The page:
Stewarding the Private Sector for Family Planning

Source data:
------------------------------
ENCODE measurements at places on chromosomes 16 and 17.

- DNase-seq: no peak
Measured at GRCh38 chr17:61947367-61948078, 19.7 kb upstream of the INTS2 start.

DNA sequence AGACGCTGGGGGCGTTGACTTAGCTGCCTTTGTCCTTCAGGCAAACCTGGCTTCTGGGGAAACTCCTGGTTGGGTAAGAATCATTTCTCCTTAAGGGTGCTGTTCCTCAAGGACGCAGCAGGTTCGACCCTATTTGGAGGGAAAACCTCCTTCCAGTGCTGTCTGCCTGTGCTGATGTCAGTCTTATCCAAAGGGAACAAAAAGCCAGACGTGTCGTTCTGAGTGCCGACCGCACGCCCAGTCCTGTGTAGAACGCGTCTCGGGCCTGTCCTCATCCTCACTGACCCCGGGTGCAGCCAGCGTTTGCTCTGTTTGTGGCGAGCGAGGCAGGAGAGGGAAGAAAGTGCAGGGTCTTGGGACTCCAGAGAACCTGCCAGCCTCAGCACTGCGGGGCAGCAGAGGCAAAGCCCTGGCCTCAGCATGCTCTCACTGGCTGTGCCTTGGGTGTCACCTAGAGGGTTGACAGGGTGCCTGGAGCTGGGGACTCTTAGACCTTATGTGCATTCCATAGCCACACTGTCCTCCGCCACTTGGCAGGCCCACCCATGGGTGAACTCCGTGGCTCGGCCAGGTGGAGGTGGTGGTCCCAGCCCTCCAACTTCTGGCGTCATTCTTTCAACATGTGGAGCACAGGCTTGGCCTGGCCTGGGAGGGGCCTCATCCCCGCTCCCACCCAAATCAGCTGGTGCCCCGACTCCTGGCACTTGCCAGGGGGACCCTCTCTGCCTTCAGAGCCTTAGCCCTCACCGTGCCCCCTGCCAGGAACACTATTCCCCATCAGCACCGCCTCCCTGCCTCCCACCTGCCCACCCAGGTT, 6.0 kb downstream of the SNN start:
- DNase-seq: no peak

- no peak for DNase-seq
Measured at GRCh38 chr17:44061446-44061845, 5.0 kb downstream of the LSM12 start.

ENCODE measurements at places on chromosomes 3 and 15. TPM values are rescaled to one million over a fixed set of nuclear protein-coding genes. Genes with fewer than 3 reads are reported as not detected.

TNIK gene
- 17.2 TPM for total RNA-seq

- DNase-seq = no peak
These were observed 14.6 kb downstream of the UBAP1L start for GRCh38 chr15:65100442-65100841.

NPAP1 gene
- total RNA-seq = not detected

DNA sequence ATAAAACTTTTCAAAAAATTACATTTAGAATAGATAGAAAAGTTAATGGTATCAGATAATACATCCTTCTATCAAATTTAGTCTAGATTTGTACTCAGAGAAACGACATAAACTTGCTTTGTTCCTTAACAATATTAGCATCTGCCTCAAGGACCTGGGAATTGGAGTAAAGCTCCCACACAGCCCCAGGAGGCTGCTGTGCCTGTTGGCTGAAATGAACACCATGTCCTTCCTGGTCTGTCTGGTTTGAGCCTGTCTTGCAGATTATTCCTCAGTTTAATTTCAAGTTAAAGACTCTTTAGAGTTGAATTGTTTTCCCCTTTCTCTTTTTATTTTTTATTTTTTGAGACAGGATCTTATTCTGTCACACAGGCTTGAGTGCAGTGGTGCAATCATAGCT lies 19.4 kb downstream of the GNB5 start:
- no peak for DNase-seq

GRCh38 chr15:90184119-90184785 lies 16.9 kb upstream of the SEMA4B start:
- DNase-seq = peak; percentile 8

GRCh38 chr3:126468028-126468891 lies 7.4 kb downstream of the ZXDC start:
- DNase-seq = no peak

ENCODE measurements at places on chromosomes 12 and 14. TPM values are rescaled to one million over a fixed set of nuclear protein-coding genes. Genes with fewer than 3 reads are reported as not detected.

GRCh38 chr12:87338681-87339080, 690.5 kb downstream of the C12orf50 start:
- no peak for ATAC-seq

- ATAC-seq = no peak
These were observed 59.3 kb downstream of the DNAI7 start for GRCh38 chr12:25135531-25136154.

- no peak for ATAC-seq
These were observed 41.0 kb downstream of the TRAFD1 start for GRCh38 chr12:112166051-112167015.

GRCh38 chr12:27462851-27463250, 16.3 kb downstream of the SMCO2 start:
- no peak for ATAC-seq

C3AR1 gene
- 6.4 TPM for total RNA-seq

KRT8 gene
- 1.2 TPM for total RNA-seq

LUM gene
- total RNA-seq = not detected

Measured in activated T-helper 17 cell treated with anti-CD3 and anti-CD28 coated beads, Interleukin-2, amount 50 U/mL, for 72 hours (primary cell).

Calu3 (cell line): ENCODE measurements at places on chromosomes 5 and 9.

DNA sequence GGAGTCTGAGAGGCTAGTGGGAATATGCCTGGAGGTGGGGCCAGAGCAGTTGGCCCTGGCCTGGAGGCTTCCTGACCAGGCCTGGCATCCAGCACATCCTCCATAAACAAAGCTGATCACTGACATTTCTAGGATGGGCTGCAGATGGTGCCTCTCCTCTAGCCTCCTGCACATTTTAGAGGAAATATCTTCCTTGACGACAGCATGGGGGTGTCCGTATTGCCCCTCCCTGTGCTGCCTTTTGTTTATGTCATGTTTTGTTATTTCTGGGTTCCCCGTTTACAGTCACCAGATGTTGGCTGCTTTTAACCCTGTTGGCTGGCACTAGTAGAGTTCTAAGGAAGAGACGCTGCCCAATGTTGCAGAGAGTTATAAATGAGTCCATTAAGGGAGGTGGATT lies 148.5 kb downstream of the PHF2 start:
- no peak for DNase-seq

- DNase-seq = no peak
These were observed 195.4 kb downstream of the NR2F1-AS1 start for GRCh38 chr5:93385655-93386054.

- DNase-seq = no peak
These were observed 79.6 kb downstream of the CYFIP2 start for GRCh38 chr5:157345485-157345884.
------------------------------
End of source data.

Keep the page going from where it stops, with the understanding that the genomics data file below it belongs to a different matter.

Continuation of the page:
Publication date: 2019